David Cameron faces a major showdown with Nick Clegg this week as the Prime Minister battles to rescue his hopes of securing a Tory majority at the next election.
Senior Conservatives say both Mr Cameron and George Osborne, the Chancellor, believe any hopes of winning outright in 2015 depend on plans to redraw constituency boundaries. The changes would secure an extra 20 seats for the Tories but Liberal Democrats are poised to jettison the idea in retaliation for Mr Cameron's failure to deliver reform of the House of Lords.
Amid growing calls on Mr Cameron to set out how he will secure victory, and mounting speculation that Boris Johnson could challenge him for the top job, Lib Dems threatened "serious consequences" if the reforms do not go through.
The Independent on Sunday understands Mr Cameron and Mr Clegg have held tense negotiations this weekend about how to rescue the coalition's programme. "Talks are ongoing," said a well-placed source. "It's not over yet but it is very difficult."
Mr Clegg wants to see the House of Lords cut to 450 peers, with 80 per cent being elected. But last month more than 90 Tory MPs rebelled against the plans and Mr Cameron has failed to win them over ahead of another vote due in September. "A deal is a deal," a senior Lib Dem source said. "The coalition agreement is a contract. We have delivered on our side of the deal; this would be the first time they have not delivered, and there will be serious consequences."
Mr Cameron is under pressure from the London Mayor Mr Johnson, who has secured a string of PR coups during the first week of the Olympics and is now seen as the major challenger to the Tory leader.
Mr Cameron was rocked last week by an opinion poll which showed his six-point deficit against Labour would be cut to just one point if Mr Johnson were leading the Tory party. While dismissed by some as unrealistic, the speculation about Mr Johnson's leadership ambitions has built a head of steam.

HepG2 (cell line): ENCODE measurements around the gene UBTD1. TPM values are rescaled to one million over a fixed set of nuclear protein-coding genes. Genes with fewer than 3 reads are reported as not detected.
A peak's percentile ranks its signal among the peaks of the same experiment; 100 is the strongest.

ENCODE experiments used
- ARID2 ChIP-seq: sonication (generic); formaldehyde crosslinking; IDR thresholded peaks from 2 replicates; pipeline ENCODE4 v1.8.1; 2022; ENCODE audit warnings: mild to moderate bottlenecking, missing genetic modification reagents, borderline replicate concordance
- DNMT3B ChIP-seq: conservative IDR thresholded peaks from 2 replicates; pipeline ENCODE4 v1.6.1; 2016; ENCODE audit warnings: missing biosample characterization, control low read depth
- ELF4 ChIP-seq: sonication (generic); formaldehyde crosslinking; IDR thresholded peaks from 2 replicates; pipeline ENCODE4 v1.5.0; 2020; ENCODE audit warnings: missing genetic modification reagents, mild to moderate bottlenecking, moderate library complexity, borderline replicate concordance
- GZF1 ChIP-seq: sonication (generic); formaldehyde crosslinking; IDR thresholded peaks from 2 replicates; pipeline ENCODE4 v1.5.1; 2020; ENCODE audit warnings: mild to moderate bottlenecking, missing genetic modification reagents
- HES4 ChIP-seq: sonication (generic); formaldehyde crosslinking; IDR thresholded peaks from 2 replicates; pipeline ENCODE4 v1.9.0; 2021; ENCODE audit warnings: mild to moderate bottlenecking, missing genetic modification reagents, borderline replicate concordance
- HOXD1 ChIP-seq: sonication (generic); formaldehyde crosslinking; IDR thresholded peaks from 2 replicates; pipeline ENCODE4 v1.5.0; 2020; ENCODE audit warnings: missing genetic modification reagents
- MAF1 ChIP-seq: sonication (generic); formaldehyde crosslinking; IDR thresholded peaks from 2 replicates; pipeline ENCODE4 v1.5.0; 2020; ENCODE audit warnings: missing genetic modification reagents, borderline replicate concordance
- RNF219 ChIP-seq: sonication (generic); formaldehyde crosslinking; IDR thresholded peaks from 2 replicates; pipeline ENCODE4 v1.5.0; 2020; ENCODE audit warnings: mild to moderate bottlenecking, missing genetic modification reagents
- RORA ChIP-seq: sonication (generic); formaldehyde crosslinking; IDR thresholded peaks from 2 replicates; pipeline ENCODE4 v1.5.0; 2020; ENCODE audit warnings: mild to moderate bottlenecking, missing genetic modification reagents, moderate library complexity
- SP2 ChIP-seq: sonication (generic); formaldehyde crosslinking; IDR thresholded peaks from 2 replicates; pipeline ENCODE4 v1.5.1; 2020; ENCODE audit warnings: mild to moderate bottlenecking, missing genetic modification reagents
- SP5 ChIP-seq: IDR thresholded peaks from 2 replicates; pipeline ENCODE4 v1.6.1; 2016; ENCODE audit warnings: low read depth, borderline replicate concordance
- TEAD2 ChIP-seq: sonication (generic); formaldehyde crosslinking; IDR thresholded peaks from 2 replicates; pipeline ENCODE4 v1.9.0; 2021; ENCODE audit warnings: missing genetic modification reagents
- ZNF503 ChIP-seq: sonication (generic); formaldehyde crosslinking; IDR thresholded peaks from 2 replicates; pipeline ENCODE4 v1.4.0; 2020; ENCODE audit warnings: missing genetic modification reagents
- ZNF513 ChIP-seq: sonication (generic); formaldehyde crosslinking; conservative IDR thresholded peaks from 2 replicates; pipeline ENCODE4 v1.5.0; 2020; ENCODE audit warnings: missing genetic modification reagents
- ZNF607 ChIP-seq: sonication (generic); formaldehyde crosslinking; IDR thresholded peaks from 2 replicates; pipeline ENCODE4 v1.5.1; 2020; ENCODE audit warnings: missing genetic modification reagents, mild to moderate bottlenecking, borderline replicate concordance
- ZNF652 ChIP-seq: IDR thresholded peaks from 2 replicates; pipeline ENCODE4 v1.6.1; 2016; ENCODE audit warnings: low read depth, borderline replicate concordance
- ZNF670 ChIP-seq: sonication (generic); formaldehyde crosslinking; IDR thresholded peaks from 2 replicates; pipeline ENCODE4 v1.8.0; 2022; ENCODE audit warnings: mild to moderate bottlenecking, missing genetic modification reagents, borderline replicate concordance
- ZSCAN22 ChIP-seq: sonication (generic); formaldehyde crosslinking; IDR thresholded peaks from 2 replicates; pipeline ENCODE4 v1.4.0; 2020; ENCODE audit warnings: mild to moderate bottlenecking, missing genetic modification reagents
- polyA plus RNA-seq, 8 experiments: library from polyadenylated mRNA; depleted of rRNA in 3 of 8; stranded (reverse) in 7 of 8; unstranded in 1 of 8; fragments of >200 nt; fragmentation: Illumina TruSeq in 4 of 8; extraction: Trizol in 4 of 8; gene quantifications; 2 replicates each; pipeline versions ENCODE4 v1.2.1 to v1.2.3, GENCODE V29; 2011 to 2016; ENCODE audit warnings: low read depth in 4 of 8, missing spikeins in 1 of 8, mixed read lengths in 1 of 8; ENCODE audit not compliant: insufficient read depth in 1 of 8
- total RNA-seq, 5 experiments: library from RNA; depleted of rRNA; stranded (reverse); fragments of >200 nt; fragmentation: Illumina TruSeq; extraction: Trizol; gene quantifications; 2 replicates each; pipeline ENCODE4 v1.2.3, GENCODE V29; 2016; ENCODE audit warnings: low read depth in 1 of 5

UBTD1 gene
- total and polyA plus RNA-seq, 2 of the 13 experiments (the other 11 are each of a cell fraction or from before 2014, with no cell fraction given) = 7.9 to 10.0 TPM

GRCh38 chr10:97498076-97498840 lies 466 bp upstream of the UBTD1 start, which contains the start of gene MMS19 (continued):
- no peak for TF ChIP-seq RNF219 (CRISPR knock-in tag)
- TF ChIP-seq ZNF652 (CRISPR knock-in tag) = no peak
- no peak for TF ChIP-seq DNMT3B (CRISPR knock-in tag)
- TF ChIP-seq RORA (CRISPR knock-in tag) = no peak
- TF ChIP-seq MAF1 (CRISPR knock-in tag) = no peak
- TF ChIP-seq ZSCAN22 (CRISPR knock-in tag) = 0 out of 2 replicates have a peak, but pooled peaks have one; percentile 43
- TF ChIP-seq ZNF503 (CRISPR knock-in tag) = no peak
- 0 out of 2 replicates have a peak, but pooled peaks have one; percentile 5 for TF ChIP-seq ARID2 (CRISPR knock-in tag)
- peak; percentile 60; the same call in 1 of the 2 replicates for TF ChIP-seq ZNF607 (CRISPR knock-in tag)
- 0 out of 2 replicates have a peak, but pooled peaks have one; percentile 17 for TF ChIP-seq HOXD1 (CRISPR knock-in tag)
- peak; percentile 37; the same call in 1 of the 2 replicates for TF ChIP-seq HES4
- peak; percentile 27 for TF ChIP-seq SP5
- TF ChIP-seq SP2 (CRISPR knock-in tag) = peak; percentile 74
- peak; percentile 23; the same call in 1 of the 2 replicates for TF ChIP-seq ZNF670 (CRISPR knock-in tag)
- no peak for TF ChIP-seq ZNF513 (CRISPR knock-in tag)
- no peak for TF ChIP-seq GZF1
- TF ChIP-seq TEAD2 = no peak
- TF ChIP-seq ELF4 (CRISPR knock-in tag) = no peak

Last night Mr Johnson's aides rushed to downplay reports he discussed how to secure The Sun's support for a leadership bid with the media tycoon Rupert Murdoch.
Tim Montgomerie, editor of the influential Tory website ConservativeHome, wrote yesterday: "I understand that Rupert Murdoch and Boris Johnson met recently and there was discussion of a scenario in which David Cameron was replaced as Tory leader in 2014.
"The implication was that Mr Murdoch would throw the weight of The Sun behind Boris Johnson if he was in position to stand as Tory leader. Boris did not protest."
But the Mayor's spokesman said last night: "It's complete and utter nonsense. There wasn't, nor has there ever been, a discussion of that nature." The Conservatives had distanced themselves from the Murdoch empire in the wake of the phone-hacking scandal.
But since the end of the Leveson inquiry evidence sessions there have been growing signs of a rapprochement. On Friday night Mr Murdoch was Mr Johnson's guest at the Aquatics Centre.
Jeremy Hunt, the Culture Secretary, was also seen smiling and chatting with Mr Murdoch. Charlotte Church, the singer whose phone was hacked by Mr Murdoch's News of the World, re-posted a photo of the two men on Twitter, adding: "Smarmy pair of pricks!" Aides to Mr Hunt said it was an "exchange in passing".
The Labour MP Jim Sheridan, a member of the Commons Culture, Media and Sport Committee, said: "The relationship between the Conservative Party and the Murdoch empire still looks strong."
Senior Tories have suggested the Lib Dems could be bought off with the offer of reforming party funding or green policies. But the Lib Dems insist those measures are already part of the coalition agreement, and not an additional bargaining chip.
Tomorrow Mr Clegg will seek to draw a line under coalition wrangling over green policies. In a speech to a business summit, he will reassure investors that, despite public spats – particularly with George Osborne – over the Government's stance on subsidies for renewables, that there must be "no surprises; no rabbits out of hats".
"This Government is unreservedly committed to helping our low-carbon sector thrive – no ifs, no buts," he will say. "The coalition is sometimes presented, in the press, as if it is riddled with division with regard to greening the economy. That isn't the case."
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